21 Jan 2022 - Knut
Post Rock | Chasmata Records | Release date: 21 Jan 2022
Somewhere in the midst of their previous album, The Floating World, there is distant thunder. On this new album there is a rumbling thunderstorm nearby at the beginning of the sixth track. Let that be a metaphor for this new album which has expanded the scope of the band´s epic music. The high pitched melodic guitars, the heavy crushing parts, the distinct leading bass and the energetic drumming are all there with guest musicians creating a visionary new musical path for the band at the same time being deeply rooted in Post-Rock.
Cult of Luna´s Johannes was once asked about the label Post-music whether it was a good description. He answered something like, at least we know what we are talking about. This kind of music is rooted in a genre and takes the genre to new levels and pushing boundaries with imaginative composing. And this is what Gilmore Trail do on this new astounding album with sweeping long tracks.
”Ruins” starts the album with recognizable high-pitched guitars, below are rumbling sound effects before the familiar bass and drums kick in to accompany the melodic themes. The pace of the music picks up speed with one high pitched guitar soaring over the music. There is nothing, not even the somber section, that indicates the immense build up towards the end where a high-pitched guitar swirls around in a heavy cascade of music before the crushing music implodes on itself in dissonance, almost ruining itself.
”Distant Reflections” opens with the echoing sound of Tibetan singing bowls as a reflection of all the losses families experience when dementia affects our lives. During the first section of the track the composition is steeped in longing and agonizing, using the full potential of the guitars supported by the melodic rhythm section. The build-up to a long crescendo is immersed in yearning. A high-pitched tremolo guitar holds the yearning soaring over a dark and vast soundscape until all the instruments crash in a tumultuous soundscape which is halted by the return of the singing bowls that bring back the longing music from the opening of the track.
The third track is aptly named ”Convalescence” and is one of two short tracks on the album which serve as breathers between the extremely emotional and expansive tracks. Post-Rock is supposed to be emotional with the crescendos, the tremolos and the swells of ambient volumes freed from the conventional verse, chorus, guitar solo, verse. Gilmore Trail makes the most of this freedom throughout the album, especially on the next track, ”Echoes of Solitude”. This is a multilayered and diverse track beginning with sound effects inspired by those of a lone whale gliding slowly below the surface. The cinematic wavy music lets the inner eye follow the whale´s long journeys throughout vast oceans. The distinct synths in the wake of the music underline this while making boundless soundscapes and the guitars flow slowly with the melodic theme. From there rises an alluring saxophone, slowly leading the music towards a towering section where the sax element gives strong hints to the progressive music King Crimson became known for. It seems like the band wants to greet the vast influence this band still has, with the whale as a metaphor for what is under the surface of today´s music.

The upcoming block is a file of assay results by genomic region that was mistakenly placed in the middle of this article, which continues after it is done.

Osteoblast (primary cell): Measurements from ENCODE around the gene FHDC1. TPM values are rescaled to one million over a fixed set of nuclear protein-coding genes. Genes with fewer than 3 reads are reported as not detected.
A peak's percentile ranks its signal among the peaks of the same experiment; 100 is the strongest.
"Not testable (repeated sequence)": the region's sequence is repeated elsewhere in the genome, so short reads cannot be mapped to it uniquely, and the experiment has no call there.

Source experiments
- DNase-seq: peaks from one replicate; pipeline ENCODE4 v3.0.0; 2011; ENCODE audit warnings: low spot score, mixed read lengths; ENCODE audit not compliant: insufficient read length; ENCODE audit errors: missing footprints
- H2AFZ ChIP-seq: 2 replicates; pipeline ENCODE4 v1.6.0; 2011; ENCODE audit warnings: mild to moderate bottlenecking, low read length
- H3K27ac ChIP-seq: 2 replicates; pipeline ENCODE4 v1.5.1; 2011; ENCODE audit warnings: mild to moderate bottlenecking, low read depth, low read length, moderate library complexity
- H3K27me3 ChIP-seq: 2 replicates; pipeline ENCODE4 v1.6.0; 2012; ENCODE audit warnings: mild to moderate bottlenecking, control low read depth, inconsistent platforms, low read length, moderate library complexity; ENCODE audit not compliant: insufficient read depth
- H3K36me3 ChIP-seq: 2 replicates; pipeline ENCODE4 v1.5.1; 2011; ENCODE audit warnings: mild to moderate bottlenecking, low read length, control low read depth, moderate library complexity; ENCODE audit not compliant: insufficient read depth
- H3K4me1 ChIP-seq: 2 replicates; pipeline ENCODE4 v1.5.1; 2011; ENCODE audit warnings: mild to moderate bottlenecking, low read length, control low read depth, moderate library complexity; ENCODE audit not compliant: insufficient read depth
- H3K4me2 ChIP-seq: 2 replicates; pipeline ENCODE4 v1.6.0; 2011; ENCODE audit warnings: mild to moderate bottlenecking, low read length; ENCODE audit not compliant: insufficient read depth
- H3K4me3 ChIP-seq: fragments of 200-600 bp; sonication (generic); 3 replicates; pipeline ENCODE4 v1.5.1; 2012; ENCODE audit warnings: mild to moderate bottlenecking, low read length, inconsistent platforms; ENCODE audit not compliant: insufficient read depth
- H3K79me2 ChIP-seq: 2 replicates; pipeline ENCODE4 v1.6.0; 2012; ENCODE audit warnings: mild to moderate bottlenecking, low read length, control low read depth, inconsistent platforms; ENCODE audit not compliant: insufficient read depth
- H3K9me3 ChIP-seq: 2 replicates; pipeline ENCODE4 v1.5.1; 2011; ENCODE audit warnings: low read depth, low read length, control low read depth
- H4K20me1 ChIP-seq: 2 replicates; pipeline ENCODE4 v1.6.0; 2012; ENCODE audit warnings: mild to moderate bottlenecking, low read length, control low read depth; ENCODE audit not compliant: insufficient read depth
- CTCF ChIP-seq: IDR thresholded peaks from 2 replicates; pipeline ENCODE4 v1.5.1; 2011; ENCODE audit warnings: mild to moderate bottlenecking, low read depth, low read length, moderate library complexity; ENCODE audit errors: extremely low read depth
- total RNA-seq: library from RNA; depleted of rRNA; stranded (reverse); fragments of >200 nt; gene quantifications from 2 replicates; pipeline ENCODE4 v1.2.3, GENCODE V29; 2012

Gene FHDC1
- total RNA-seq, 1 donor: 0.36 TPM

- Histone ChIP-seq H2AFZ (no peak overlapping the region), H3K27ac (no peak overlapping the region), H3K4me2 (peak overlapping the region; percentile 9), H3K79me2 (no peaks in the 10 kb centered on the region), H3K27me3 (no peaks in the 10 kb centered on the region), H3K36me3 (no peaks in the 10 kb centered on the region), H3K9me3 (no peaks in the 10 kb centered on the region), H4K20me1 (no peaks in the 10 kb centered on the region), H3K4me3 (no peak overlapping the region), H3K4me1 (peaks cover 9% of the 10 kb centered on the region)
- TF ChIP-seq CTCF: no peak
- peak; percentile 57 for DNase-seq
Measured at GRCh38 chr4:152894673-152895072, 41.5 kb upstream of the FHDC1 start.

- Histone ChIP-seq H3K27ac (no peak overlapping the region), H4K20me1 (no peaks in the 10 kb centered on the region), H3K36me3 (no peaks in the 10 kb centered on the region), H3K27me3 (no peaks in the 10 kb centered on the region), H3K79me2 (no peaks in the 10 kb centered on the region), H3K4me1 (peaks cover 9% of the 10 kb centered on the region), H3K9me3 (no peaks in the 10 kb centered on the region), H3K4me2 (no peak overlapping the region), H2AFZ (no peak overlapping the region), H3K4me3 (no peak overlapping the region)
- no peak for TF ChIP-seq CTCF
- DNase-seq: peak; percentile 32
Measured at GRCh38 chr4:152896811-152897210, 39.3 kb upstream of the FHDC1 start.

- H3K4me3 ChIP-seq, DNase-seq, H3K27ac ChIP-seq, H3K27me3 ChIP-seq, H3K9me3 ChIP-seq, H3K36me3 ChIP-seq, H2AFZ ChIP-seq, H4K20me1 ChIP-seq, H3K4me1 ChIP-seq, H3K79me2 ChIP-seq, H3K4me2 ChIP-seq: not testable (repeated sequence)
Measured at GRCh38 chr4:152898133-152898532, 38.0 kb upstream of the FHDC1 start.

The ten minutes-long fifth track ”The Zone of Silence” is as diverse as the others. The first section is meditative. The long track lets the composition develop and picks itself up in the mid-section by a high-pitched tremolo guitar before the heaviness sets in. This might be one of the heaviest tracks made by a Post-Rock band as the bass takes the lead and brings the music step by step into heavy riffing-mode and drums so fast they border on blastbeats. It all ends in chaos as electric static disturbs the end of the track, which is only natural as the track takes its name from the Mexican La Zona del Silencio – an area where urban myths have it that radio signals and any type of communication is impossible to receive. Gilmore Trail has a knack for strange natural phenomena as shown by the title of their first full-length Sailing Stones.
A massive thunderstorm opens the next short breather ”Nocturne” before the title track finishes the album. ”Impermanence” is another extremely beautiful and emotional track. This is flawlessly performed Post Rock carried by the always distinct and melodic bass and the drums in perfect rhythm with guitars swirling around each other. The composition evolves, expands and is heightened to a heavy crescendo with a high-pitched guitar piercing through just to change into a distorted glissando before the music crumbles, but once again builds again to an ending in full force with energetic drumming and grooving bass laying the ground under the heavy spinning guitars. The abrupt stop of the music is a reminder that everything is impermanent.
Gilmore Trail debuted their first full-length in 2013, released the second in 2015 and with this has ended what might be seen as a trilogy. The trilogy in a way reflects Post-Rock as it has been building up to the expansive crescendo that surrounds this release. The sound is so clear, the musical vision so impressive and the impeccable songwriting has now placed the band as one of the front-runners of the genre and a band who further expands it.